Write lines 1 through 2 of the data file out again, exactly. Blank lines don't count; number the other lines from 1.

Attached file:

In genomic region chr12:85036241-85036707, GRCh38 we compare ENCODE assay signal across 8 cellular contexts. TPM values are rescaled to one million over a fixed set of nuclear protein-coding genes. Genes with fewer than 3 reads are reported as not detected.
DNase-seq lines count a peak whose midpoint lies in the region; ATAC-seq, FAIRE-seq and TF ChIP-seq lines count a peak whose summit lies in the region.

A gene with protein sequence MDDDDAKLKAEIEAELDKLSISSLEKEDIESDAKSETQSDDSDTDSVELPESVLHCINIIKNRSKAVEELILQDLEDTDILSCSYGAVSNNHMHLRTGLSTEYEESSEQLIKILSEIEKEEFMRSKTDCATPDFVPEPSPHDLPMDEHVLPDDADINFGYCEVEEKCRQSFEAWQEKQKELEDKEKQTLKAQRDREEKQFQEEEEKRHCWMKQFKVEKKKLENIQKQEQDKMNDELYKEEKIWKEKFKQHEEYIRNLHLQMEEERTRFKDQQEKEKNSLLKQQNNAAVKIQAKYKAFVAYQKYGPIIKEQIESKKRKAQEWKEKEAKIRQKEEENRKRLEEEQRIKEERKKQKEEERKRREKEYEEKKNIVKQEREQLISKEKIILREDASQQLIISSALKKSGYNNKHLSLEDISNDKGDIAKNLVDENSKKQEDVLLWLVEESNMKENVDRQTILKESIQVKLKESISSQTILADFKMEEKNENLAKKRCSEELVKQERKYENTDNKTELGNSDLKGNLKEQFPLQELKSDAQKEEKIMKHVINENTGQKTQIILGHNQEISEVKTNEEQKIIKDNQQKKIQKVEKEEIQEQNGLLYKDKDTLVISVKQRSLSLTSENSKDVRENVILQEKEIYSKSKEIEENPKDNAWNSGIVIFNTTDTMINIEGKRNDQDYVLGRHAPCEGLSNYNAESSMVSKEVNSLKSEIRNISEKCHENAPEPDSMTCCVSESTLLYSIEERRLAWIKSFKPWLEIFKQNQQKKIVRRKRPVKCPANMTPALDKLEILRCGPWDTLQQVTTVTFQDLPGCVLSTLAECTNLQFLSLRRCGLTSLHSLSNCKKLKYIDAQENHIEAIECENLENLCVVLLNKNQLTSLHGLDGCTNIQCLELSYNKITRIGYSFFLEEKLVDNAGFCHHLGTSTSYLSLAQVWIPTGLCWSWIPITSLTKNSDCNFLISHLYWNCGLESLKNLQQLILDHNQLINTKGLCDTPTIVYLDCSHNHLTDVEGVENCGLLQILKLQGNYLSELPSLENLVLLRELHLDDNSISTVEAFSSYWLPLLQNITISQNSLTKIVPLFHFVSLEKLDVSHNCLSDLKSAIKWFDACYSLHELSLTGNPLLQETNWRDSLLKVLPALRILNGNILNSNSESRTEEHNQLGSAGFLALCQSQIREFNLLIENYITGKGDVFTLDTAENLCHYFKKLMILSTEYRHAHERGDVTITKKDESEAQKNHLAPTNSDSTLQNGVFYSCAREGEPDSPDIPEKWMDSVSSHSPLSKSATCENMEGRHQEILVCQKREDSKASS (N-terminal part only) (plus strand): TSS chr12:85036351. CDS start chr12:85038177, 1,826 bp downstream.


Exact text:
In genomic region chr12:85036241-85036707, GRCh38 we compare ENCODE assay signal across 8 cellular contexts. TPM values are rescaled to one million over a fixed set of nuclear protein-coding genes. Genes with fewer than 3 reads are reported as not detected.
DNase-seq lines count a peak whose midpoint lies in the region; ATAC-seq, FAIRE-seq and TF ChIP-seq lines count a peak whose summit lies in the region.